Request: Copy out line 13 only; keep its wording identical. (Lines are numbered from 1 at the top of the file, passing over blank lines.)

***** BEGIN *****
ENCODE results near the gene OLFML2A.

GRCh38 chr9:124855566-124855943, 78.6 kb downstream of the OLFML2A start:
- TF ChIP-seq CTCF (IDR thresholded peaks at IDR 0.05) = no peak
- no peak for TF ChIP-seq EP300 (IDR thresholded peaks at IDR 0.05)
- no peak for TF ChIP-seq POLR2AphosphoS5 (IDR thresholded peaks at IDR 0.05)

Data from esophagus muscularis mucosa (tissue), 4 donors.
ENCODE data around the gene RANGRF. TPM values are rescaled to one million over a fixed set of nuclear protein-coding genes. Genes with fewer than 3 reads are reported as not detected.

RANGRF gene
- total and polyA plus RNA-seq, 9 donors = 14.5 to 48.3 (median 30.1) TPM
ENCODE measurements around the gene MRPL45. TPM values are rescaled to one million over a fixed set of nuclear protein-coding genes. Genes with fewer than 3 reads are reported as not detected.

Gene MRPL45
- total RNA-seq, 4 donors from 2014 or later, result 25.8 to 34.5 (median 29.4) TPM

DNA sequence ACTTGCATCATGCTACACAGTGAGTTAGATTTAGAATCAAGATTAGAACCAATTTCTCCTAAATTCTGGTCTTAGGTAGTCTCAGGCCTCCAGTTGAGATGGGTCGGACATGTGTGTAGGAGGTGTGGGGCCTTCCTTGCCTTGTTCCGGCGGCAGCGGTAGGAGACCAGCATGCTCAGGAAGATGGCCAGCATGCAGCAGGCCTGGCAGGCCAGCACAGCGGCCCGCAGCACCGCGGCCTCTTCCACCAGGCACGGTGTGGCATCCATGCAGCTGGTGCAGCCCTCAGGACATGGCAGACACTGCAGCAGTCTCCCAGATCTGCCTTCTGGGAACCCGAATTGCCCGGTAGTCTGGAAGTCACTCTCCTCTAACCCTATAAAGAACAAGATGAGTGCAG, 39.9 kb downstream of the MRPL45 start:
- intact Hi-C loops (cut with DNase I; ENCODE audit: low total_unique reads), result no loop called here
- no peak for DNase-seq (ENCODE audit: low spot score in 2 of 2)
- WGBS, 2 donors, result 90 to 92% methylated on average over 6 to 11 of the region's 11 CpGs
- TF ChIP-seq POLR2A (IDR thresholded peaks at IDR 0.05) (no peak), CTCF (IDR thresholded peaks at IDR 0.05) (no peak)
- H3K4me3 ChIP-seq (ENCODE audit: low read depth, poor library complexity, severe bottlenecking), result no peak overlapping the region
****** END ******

DNA sequence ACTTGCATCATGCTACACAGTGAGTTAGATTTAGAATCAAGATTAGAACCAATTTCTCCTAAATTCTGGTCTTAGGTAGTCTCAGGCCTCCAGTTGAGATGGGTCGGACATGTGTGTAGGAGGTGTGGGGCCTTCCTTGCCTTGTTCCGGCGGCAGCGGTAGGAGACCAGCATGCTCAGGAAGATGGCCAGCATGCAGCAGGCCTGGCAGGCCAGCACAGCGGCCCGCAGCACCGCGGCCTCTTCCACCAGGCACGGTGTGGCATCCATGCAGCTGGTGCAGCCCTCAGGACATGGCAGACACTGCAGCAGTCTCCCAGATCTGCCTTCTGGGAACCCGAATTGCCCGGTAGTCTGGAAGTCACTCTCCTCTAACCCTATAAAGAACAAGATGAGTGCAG, 39.9 kb downstream of the MRPL45 start: